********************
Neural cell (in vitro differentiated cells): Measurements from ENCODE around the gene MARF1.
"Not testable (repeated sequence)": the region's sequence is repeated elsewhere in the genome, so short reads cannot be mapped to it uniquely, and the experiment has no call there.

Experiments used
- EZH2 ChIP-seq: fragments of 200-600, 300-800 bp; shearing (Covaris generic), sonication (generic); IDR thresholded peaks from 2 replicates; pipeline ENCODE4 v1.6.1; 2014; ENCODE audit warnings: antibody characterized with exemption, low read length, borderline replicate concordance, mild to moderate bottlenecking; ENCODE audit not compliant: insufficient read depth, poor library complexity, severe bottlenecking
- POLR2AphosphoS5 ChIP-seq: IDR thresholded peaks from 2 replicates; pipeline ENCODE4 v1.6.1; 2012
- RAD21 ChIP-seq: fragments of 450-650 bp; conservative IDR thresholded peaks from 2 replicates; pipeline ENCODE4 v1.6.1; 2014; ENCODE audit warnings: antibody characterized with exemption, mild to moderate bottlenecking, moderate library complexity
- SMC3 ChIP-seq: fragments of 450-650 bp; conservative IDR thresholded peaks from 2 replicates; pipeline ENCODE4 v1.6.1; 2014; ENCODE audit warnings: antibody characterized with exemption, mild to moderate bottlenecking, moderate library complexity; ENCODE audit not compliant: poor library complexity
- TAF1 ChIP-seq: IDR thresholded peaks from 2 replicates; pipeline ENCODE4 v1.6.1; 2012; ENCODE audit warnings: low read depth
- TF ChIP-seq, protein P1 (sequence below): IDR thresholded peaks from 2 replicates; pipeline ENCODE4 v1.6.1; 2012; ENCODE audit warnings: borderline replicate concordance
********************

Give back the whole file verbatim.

Neural cell (in vitro differentiated cells): Measurements from ENCODE around the gene MARF1.
"Not testable (repeated sequence)": the region's sequence is repeated elsewhere in the genome, so short reads cannot be mapped to it uniquely, and the experiment has no call there.

Experiments used
- EZH2 ChIP-seq: fragments of 200-600, 300-800 bp; shearing (Covaris generic), sonication (generic); IDR thresholded peaks from 2 replicates; pipeline ENCODE4 v1.6.1; 2014; ENCODE audit warnings: antibody characterized with exemption, low read length, borderline replicate concordance, mild to moderate bottlenecking; ENCODE audit not compliant: insufficient read depth, poor library complexity, severe bottlenecking
- POLR2AphosphoS5 ChIP-seq: IDR thresholded peaks from 2 replicates; pipeline ENCODE4 v1.6.1; 2012
- RAD21 ChIP-seq: fragments of 450-650 bp; conservative IDR thresholded peaks from 2 replicates; pipeline ENCODE4 v1.6.1; 2014; ENCODE audit warnings: antibody characterized with exemption, mild to moderate bottlenecking, moderate library complexity
- SMC3 ChIP-seq: fragments of 450-650 bp; conservative IDR thresholded peaks from 2 replicates; pipeline ENCODE4 v1.6.1; 2014; ENCODE audit warnings: antibody characterized with exemption, mild to moderate bottlenecking, moderate library complexity; ENCODE audit not compliant: poor library complexity
- TAF1 ChIP-seq: IDR thresholded peaks from 2 replicates; pipeline ENCODE4 v1.6.1; 2012; ENCODE audit warnings: low read depth
- TF ChIP-seq, protein P1 (sequence below): IDR thresholded peaks from 2 replicates; pipeline ENCODE4 v1.6.1; 2012; ENCODE audit warnings: borderline replicate concordance